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Art station

Published by Ethel Rudnitzki — one year ago

The most famous museum in Paris, after Musée du Louvre, is Musée D'Orsay. It is one of the city art treasures with more than 4 thousand art pieces.

Art station

The art in Paris is divided into three museums. Louvre keeps art since the Ancient Age (Greek, Egyptian and Roman) to the Renaissance. D'Orsay has art from the 1820's to the 1920's. And Centre Pompidou has art from the 1940's to nowadays.

D'Orsay has one of the biggest modern art collection in the world, with a very rich impressionist style. The museum keeps pieces from famous artists such as Van Gogh and Rodin.

Art station

It has two main floors with art expositions. The ground floor if fulled with modern sculptures in the center and rooms with paintings surrounding it. The second floor is a mezanine, with some sculptures and many rooms with paintings and some sculptures as well. There are also furniture and photographies exposed in the museum. Very intresting.

Art station

History

Besides the art exposed, the Museum is an art piece itself. It used to be an important train station in the city during the 19th century, that connected Paris to Orleans.

Art station

It was also an official building, known as Palais D'Orsay where political offices would work. During the second world war the train station closed and it became a post office.

Only in the 1970's the place became a museum.

You can still see vestiges of this history inside the museum. The architecture really resembles a train station, with a main entrance and a hall that looks like a ticket office. Also, the main floor looks like a railway.

Art station

The most famous element of D'Orsay, though, is the clock that exists since the 19th century. It is made of wood and painted with gold. An art piece.

Art station

D'Orsay and the clock's history is remembered in the kids movie "Hugo Cabret", that tells the story of a kid that used to live in the train station.

Visits

The museum is open for visits from tuesday to sunday from 9:30 am to 6 pm. The tickets cost 12 euros for general entrance, but if you get there after 4:30 pm you can have a 3 euros discount. Also, if you are under 25 years old and live or study in the European Union you don't need to pay at all.

Location

It is located in the 7th arrondissement in Paris, on the left side of the Seine river. You can get there by subway or train. The closest stations are Musée D'Orsay (RER C) and Assemblée Nationale or Solferino (line 12).

Art station

You can also get there by foot if you're in the attraction nearby just like Palais des Invalides, Mussée du Louvre, Jardins des Tuleries, Musée d l'Orangerie, Place de la Concorde or even Champs-Elyseés if you feel like walking. I really recommend walking around in Paris - it is the best way to get to know the city and see its charm in every corner.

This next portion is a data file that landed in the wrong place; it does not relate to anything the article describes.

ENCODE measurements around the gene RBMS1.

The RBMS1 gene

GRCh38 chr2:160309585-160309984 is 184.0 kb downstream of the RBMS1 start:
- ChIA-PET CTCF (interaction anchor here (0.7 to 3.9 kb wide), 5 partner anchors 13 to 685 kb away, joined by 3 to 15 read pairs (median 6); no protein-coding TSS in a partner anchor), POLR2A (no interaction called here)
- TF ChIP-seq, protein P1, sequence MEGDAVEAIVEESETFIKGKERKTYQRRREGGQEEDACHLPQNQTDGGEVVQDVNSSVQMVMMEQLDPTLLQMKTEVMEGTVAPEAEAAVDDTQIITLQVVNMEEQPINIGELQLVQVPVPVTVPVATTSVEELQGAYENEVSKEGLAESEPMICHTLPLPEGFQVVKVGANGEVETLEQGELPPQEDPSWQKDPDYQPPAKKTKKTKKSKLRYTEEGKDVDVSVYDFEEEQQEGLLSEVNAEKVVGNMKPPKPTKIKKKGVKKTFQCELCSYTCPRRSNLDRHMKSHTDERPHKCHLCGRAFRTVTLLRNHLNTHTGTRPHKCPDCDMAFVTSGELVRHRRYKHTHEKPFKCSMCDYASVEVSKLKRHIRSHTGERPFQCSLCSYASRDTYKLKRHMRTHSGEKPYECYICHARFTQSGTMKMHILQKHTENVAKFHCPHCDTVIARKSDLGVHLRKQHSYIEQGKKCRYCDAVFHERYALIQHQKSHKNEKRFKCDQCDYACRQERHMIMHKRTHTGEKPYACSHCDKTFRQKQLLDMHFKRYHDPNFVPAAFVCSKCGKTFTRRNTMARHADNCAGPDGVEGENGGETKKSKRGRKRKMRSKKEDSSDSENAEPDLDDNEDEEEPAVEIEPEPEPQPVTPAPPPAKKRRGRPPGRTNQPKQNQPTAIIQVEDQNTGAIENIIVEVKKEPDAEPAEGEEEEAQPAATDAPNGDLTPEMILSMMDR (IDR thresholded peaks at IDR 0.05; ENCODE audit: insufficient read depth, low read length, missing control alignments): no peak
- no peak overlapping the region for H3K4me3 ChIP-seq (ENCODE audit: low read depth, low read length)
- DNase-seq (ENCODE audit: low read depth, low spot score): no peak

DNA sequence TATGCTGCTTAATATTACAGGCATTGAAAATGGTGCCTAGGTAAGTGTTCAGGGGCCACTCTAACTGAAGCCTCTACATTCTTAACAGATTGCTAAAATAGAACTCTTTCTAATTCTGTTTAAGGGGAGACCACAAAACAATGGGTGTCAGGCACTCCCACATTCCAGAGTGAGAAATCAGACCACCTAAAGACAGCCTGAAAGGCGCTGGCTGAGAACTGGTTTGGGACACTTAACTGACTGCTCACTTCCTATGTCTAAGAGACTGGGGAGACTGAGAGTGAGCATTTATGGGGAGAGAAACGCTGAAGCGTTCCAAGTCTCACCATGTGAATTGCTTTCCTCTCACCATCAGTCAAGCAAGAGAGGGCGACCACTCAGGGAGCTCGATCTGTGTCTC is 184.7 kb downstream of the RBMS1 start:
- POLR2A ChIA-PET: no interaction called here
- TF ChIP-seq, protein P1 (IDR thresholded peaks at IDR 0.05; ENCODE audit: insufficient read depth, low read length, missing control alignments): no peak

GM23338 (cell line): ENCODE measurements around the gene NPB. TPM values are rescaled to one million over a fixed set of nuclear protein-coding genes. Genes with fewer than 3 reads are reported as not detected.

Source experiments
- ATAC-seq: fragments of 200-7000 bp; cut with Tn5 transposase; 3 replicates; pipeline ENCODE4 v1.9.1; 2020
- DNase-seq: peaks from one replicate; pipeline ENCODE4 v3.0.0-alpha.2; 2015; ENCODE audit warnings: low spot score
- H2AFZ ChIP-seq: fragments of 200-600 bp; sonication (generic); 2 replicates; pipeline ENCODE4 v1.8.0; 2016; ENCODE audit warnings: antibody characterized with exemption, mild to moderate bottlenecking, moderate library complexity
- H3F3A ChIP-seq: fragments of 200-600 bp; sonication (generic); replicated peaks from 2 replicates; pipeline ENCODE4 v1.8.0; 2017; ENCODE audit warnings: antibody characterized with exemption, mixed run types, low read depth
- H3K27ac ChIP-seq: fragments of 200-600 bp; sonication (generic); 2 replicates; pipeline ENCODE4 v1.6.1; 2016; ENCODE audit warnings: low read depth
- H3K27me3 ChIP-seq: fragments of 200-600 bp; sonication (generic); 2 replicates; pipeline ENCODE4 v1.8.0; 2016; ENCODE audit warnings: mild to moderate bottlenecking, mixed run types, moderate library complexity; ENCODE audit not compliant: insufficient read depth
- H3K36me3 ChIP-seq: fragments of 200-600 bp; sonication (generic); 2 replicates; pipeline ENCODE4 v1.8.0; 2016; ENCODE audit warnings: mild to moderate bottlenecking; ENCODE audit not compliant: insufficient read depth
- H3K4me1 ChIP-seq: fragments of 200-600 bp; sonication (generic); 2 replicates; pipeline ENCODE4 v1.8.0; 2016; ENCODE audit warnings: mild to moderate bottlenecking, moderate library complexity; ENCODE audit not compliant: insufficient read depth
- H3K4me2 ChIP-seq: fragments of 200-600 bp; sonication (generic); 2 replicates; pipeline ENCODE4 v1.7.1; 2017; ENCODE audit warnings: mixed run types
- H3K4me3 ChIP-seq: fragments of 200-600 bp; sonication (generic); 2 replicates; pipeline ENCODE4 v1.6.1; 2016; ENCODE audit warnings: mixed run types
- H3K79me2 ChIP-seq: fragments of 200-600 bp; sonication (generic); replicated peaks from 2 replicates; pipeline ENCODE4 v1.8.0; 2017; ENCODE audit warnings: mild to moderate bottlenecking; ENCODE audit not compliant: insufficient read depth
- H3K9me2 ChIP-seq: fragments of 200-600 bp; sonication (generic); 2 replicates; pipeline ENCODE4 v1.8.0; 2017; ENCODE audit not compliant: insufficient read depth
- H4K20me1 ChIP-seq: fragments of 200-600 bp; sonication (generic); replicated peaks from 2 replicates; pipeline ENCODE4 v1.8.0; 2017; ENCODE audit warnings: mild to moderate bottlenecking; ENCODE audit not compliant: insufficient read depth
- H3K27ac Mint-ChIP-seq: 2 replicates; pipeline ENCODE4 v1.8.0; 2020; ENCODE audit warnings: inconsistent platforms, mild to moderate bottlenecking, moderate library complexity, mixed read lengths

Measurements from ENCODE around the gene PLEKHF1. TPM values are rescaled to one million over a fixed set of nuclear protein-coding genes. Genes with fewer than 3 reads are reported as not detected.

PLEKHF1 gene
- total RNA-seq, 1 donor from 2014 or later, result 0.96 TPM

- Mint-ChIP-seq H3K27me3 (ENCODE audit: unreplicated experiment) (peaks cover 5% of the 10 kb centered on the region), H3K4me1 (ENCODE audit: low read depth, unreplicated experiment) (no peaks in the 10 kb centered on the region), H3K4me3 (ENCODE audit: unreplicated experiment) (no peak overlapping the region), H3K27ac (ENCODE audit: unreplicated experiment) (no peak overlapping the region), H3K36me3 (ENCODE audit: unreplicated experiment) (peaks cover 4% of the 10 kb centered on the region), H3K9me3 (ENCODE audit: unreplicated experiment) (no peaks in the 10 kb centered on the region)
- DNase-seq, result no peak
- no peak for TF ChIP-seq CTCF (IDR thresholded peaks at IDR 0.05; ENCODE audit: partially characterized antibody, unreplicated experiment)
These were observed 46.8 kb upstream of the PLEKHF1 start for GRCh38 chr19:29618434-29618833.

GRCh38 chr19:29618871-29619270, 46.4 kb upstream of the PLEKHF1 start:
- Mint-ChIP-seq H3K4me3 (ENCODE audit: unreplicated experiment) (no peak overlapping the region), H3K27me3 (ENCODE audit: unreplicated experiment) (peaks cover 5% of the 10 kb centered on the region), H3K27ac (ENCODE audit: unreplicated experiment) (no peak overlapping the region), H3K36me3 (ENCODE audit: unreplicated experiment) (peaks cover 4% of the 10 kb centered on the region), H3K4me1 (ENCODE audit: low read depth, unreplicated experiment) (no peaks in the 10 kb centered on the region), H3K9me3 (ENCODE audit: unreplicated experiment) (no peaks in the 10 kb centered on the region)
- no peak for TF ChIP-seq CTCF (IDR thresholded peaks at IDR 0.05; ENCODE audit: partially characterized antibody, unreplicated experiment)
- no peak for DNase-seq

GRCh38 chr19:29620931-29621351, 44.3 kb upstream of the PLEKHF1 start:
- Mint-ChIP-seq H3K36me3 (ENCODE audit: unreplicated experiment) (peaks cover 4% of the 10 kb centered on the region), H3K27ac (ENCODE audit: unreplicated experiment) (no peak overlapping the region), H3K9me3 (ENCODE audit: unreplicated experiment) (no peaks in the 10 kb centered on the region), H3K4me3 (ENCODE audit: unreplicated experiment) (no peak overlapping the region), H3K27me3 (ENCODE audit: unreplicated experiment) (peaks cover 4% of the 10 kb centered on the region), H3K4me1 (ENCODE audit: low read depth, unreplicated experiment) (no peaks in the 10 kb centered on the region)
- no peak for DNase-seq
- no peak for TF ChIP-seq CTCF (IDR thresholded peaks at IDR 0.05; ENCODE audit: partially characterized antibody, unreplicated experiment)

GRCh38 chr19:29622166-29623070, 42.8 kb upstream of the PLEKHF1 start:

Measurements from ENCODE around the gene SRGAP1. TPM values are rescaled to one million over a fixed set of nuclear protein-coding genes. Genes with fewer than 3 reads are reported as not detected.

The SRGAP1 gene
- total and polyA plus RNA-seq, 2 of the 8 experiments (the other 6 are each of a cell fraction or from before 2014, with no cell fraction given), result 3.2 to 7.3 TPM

Art station

Musée D'Orsay is right on the margins of the Seine River and it is a great place for having a walk and admiring Paris. I'm sure you'll love it.

Art station

If you're in Paris, don't miss Musée D'Orsay!

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A trip back in time

Published by Gillian David — 6 months ago

When I was being interviewed for the Erasmus + program, the first question I was asked was: "Why do you wanna go to Paris? ". At that exact moment, a non-ending list of things popped into my head, leaving me nowhere to begin. "Because Paris is world-famous", "Because the architecture is unique", "Because it is the city of love" and... well because of its history and art. I was 21 and feeling confused and overwhelmed by life happenings at the same time. As cliché as it may sound, I was looking for a place where I could find inner peace, happiness, and nurriture for my soul. And what a better place to start than Paris?

The Musée d'Orsay

This museum was my first stop in Paris. Through the years, my love for artists such as Monet and Van Gogh only grew fonder. I always loved studying their lives, their works, trying to understand what brought them to every single painting. When I look into their "chefs- d'œuvre" I feel peace and serenity. I feel real emotions, and that's one of the many reasons why I love art.

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Here's a non exhaustive list of reasons why you should visit the Musée d'Orsay, art-lover or not.

  • Its architecture is breathtaking. Did you know it used to be a railway station?
  • It's highly instagrammable. But please, don't do it only for the gram!
  • There are famous and historical paintings such as the two "Woman with a parasol" by Monet and Van Gogh's self portrait.
  • There's a beautiful huge clock up to the last floor that also serves as window
  • For the terrace-with-a-view
  • It is free if you're under 26 and a UE long-term resident or citizen

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More than Monet

Monet has that "Mona Lisa" effect in the Musée d'Orsay. You'll see every tourist taking pictures of Monet's paintings. Who doesn't love Monet? But the museum is home to a lot of beautiful other paintings. It is here that you can find the famous ballerinas of Degas, the Lunch on the grass by Manet and the absolutely eye-catching dance at Le moulin de la Galette by Renoir. The use of the colours, the light that they were able to create out of nothing in the paintings, the details, the perspective are absolutely amazing. If you look long enough at some of these works, you begin to merge with the characters.

So...

Whether you're visiting Paris for a short or long stay, you can't miss this gem. It is only up to you to discover!

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